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Interview: Wolf Alice’s Ellie Rowsell on their new album, 'Visions Of A Life'.

Interview: Wolf Alice’s Ellie Rowsell on their new album, 'Visions Of A Life'.

In ‘Don’t Delete The Kisses’, Wolf Alice frontwoman Ellie Rowsell unashamedly sings lyrics of romanticism at its finest - “I'm like a teenage girl / I might as well write all over my notebook / That you 'rock my world!' / You do, you really do.” The stream-of-consciousness and frank lyricism that flows through Wolf Alice’s music is just part of their appeal, and coupled with their deft knack for untameable shoegaze-inspired instrumentation, this a band that is at the top of their game - unrivalled.

The band’s debut 2015 album 'My Love Is Cool' established them as one of the most exciting new UK bands - it led to a Mercury Prize and a Grammy Award nomination - and on their follow-up ‘Visions Of A Life’, it’s clear that they’re one of the UK's very best bands, with early reviews proclaiming the album one of 2017’s finest. And the acclamations aren’t wrong - songs like ‘Beautifully Unconventional’ and 'Space & Time’ showcase Wolf Alice operating in a musical league of their own, and the almost eight-minute-long title-track ‘Visions Of A Life’ is the perfect closing statement.

We caught up with Ellie Rowsell recently to discuss the release of ‘Visions Of A Life’, as well as their upcoming visit to New Zealand next year to play Laneway Festival...

There shouldn’t even really be a word for unconventional - everyone should be celebrated for all the things; it’s who they are. It’s those little things that make people, and that build someone’s character.

COUP DE MAIN: We’re so excited that Wolf Alice are going to be coming to New Zealand for the first time ever to play Laneway Festival 2018! You're finally going to visit us.
WOLF ALICE - ELLIE ROWSELL: Yeah, I’m very excited. I’ve never been to New Zealand and I’ve always wanted to go, it’s been too long a time coming.

CDM: Is there anything in New Zealand that you want to do in particular?
ELLIE: I wanna go to the beach. <laughs>

CDM: We're on it. And we’ll have to take you guys to the zoo to see your animals that we adopted you when we last interviewed you in Sydney! I think you have a Red Panda.
ELLIE: Yeah! Yeah, we’ll have to go and visit them. <laughs>

CDM: The last Wolf Alice show we went to at the O2 Forum Kentish Town in London, Theo was in hospital, so please make sure he looks after himself in January before you fly out to the Southern Hemisphere.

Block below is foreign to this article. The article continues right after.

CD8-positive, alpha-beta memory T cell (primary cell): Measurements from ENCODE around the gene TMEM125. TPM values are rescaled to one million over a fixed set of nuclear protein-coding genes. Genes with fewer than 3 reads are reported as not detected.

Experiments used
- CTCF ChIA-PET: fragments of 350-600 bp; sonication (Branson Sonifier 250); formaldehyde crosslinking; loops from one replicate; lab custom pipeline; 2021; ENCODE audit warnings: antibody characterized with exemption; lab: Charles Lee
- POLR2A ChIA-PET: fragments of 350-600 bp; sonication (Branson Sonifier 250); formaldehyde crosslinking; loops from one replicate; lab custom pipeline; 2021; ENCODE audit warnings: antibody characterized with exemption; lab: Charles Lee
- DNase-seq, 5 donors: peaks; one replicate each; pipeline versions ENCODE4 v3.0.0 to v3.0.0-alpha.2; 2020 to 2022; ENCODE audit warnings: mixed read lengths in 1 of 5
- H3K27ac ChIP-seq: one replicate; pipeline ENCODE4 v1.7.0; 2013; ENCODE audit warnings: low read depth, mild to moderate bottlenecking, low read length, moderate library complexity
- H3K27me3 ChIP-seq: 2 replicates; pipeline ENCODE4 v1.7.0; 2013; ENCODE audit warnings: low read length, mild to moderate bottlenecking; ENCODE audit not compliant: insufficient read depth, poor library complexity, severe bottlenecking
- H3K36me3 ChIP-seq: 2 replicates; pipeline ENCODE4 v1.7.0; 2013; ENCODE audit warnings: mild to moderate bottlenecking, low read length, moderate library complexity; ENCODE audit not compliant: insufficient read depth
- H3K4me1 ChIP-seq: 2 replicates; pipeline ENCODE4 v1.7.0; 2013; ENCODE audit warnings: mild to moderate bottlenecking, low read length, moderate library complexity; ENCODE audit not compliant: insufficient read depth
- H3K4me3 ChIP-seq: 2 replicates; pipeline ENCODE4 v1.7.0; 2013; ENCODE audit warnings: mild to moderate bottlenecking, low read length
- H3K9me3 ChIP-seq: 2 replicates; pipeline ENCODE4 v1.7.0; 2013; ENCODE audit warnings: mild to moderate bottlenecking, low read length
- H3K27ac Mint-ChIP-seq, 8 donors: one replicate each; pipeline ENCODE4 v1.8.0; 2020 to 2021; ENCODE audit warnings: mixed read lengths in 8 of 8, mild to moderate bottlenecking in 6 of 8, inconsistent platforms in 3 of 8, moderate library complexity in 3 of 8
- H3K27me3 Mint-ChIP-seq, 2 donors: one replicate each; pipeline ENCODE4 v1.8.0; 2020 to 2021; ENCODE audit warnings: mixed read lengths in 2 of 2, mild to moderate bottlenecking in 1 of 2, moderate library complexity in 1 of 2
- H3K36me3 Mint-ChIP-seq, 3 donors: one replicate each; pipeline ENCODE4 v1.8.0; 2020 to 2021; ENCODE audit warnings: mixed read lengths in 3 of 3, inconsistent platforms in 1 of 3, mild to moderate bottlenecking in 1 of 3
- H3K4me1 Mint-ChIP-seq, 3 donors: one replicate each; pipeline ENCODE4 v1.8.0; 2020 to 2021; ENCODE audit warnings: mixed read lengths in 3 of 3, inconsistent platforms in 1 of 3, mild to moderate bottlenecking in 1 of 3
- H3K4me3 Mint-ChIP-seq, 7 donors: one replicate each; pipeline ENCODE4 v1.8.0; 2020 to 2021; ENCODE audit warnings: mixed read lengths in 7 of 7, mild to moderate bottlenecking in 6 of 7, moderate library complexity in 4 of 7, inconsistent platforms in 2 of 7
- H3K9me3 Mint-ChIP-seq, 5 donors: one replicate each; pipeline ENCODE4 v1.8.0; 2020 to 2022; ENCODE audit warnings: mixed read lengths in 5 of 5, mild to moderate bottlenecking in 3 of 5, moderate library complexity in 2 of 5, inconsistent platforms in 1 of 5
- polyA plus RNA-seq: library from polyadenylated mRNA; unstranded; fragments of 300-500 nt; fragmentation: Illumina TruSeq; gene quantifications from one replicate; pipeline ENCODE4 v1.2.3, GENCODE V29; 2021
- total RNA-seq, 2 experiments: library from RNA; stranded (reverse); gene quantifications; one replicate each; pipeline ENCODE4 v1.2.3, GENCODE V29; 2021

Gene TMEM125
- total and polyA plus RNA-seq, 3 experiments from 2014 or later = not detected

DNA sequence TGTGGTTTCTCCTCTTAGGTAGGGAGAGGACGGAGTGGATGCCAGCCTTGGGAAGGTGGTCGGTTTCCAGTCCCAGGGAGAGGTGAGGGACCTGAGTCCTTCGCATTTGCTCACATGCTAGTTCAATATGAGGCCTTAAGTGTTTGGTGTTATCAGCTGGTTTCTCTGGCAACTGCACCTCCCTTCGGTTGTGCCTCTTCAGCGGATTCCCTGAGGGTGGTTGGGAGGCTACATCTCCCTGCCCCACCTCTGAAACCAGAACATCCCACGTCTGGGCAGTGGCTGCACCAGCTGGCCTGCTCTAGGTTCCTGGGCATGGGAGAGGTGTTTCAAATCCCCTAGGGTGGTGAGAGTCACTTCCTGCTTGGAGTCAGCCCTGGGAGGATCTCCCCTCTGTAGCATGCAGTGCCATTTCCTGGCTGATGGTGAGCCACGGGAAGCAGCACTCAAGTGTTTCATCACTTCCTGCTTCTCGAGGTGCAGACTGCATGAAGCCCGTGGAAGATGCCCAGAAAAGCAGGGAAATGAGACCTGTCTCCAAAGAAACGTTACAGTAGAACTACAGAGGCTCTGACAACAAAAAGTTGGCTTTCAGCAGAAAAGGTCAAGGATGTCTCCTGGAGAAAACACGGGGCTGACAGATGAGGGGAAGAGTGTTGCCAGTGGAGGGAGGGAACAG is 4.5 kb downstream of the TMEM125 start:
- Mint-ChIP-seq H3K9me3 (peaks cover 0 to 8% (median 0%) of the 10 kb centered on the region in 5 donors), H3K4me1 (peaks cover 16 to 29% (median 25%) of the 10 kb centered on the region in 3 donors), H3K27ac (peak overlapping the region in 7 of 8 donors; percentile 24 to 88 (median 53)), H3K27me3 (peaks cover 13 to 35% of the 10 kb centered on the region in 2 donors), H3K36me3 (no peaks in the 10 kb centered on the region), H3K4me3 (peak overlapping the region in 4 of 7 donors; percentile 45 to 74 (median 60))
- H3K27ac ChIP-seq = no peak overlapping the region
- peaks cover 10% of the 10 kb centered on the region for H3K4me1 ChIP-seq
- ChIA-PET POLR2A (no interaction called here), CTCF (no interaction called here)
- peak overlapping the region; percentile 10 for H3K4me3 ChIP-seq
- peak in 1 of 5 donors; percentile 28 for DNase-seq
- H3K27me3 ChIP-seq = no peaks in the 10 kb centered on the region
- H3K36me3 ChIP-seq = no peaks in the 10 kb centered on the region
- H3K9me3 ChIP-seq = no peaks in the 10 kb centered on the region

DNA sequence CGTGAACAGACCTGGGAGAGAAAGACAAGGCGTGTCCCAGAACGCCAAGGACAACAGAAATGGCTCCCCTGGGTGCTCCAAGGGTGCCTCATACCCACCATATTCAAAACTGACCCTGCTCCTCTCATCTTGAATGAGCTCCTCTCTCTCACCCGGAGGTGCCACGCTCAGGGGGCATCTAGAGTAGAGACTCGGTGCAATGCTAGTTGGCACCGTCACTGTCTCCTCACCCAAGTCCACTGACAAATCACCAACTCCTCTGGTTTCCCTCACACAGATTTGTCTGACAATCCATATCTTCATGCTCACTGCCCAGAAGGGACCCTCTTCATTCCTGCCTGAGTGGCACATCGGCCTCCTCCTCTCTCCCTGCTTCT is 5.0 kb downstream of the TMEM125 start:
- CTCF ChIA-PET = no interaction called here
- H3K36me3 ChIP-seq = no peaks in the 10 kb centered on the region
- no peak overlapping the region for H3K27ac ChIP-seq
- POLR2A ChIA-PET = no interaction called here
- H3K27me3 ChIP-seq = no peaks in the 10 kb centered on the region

ELLIE: I will pass on the message!

CDM: I literally got goosebumps as soon as I heard the first few minutes of ‘Heavenward’, it’s so stunning - as is the rest of the album. What made you decide to open the album with that song in particular?
ELLIE: I think it was purely because it had quite a slow, rising, dreamy intro to the tune that we felt was a nice opener - Joff’s guitar that kind of seeps in, and then swirls around. It was purely a musical decision.

CDM: I love that ‘Beautifully Unconventional’ kinda feels like the sequel to ‘Bros’ - which will forever be one of my favourite Wolf Alice songs. Do you think it’s important to celebrate unconventionality in music, and in life?
ELLIE: Of course. There shouldn’t even really be a word for unconventional - everyone should be celebrated for all the things; it’s who they are. It’s those little things that make people, and that build someone’s character.

CDM: You guys have been playing some album songs live on your U.S. tour - ‘Visions Of A Life’ and ‘Beautifully Unconventional’ - what’s it been like playing those unreleased songs to audiences for the first time?
ELLIE: Quite daunting, because people like to hear what they already know, because that’s why they come to a show, I think. So it was quite scary, but people have been reacting really well, and it’s been really interesting to see. We’ve switched around some songs to see which ones work the best in the moment, or have more of an instant reaction.

CDM: Do you have a favourite song to play live from the new album at the moment?
ELLIE: ‘Visions Of A Life’ is quite fun to play live, because there’s lots of heavy guitar riffs and stuff which are fun to play.

CDM: Another highlight on the album for me is ‘Space and Time’. Do you have a favourite song, lyrically, on the album?
ELLIE: Lyrically? Hmmm, I think I like ‘Don’t Delete The Kisses’. And I like ‘After The Zero Hour’.

CDM: Was it a conscious/purposeful decision for ‘Visions Of A Life’ to be the closing, longer track on the album, which also named the album - just as ‘The Wonderwhy’ closed out ‘My Love Is Cool’ (where the hidden song at the end, ‘My Love Is Cool’, was the album’s title)?
ELLIE: I didn’t even think about that, but, <sarcastically> yes. No, that was a happy accident. We didn’t really want to have a title-track on this album because we didn’t want to have any extra focus on one song. But we really liked the name, we felt it was really fitting, and we actually didn’t want to have 'Visions Of A Life' at the end either, because we were a bit self-conscious to have the eight-minute tune close the album, but it didn’t really fit anywhere else. So it was all a happy accident.

COUP DE MAIN: You and the rest of Wolf Alice were so vocal about the UK election, and other political issues such as Brexit - and our election here in New Zealand is coming up at the end of September. Do you have any advice for young voters in New Zealand, particularly around the importance of voting?
ELLIE: I think it’s incredibly important to vote because politics is for the people, and we shouldn’t leave it just to the parties because then we’re in some kind of helpless society where you have no say in anything and in things that are going to affect you. Government was formed to represent the people, but if you don’t vote, then you’re not being represented. Don’t be intimidated by... Politics has become quite an intimidating word, and people think of-- I think of things that I don’t understand. I think it is seen as for intelligent white men that I can’t feel quite affiliated with, but that’s not what it is. It’s just another word for everyday decisions, and life choices, and we have to step by step remove the intimidation that comes with politics that was never supposed to be there. By voting, that’s one step towards that.